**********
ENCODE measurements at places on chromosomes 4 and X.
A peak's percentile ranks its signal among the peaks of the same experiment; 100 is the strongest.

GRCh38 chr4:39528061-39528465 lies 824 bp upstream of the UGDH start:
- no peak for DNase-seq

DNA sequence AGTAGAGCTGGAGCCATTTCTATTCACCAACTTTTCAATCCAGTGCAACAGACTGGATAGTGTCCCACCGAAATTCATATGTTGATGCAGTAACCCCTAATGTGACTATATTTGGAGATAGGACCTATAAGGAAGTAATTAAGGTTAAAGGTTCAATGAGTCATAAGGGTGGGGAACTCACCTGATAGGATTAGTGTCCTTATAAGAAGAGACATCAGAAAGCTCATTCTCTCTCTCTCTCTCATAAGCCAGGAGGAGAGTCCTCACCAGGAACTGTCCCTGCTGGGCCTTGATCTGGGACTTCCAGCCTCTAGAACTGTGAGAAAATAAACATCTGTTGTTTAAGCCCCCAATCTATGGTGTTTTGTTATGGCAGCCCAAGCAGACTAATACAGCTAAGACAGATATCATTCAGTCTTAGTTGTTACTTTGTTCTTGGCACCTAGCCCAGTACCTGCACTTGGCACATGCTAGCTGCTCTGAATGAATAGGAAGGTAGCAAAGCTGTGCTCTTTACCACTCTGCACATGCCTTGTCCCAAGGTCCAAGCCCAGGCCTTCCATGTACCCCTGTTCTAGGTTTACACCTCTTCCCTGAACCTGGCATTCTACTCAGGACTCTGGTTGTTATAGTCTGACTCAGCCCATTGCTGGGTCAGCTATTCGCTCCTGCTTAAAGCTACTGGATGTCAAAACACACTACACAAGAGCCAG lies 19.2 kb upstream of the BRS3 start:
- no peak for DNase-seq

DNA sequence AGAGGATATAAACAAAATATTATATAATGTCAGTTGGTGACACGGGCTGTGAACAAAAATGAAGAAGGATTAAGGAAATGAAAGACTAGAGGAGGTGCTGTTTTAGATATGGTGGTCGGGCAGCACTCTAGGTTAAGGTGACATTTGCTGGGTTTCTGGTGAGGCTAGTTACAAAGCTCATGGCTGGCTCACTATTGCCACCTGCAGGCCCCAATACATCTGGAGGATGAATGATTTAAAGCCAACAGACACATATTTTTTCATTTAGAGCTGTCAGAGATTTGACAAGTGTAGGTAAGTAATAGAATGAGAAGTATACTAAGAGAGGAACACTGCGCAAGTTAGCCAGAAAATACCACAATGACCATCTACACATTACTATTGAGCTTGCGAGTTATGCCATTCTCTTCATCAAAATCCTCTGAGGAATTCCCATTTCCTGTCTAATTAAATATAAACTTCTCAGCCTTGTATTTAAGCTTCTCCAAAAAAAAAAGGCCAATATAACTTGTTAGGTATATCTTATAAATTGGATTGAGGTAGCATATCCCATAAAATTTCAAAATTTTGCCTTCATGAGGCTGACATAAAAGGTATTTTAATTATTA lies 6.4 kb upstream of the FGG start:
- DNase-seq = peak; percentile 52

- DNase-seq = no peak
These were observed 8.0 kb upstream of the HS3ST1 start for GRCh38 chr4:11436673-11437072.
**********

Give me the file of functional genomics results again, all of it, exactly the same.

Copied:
ENCODE measurements at places on chromosomes 4 and X.
A peak's percentile ranks its signal among the peaks of the same experiment; 100 is the strongest.

GRCh38 chr4:39528061-39528465 lies 824 bp upstream of the UGDH start:
- no peak for DNase-seq

DNA sequence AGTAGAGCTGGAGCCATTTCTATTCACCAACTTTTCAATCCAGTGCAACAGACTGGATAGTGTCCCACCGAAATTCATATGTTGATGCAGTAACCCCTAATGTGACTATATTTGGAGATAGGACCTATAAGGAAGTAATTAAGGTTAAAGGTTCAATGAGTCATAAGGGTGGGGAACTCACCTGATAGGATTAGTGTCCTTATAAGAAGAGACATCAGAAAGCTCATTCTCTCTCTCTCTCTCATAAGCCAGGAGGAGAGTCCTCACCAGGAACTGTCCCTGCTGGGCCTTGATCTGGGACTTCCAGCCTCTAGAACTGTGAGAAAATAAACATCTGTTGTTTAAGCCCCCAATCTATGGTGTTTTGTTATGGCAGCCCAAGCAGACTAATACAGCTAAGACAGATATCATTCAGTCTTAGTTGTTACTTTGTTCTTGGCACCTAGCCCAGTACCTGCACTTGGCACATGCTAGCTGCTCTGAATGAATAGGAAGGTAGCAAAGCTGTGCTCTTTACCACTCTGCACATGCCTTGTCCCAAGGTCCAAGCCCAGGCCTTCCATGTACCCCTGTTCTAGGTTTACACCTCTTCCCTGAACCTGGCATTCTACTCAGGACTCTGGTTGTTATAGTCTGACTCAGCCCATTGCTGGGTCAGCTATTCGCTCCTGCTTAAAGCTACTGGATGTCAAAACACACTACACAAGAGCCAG lies 19.2 kb upstream of the BRS3 start:
- no peak for DNase-seq

DNA sequence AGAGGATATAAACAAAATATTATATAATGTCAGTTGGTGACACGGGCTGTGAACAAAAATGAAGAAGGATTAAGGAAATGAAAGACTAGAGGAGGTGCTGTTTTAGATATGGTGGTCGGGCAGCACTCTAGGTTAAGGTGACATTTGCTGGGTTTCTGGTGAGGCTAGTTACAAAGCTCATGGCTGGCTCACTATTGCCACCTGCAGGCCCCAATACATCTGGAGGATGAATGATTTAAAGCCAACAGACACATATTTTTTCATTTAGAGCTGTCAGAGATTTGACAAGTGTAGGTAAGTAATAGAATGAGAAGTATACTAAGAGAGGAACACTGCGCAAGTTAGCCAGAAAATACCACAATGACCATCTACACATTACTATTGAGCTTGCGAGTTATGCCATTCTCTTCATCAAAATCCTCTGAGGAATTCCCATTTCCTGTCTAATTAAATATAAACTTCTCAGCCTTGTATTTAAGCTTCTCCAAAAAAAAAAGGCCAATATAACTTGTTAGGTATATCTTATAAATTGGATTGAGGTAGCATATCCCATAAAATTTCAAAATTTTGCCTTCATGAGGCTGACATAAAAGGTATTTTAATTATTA lies 6.4 kb upstream of the FGG start:
- DNase-seq = peak; percentile 52

- DNase-seq = no peak
These were observed 8.0 kb upstream of the HS3ST1 start for GRCh38 chr4:11436673-11437072.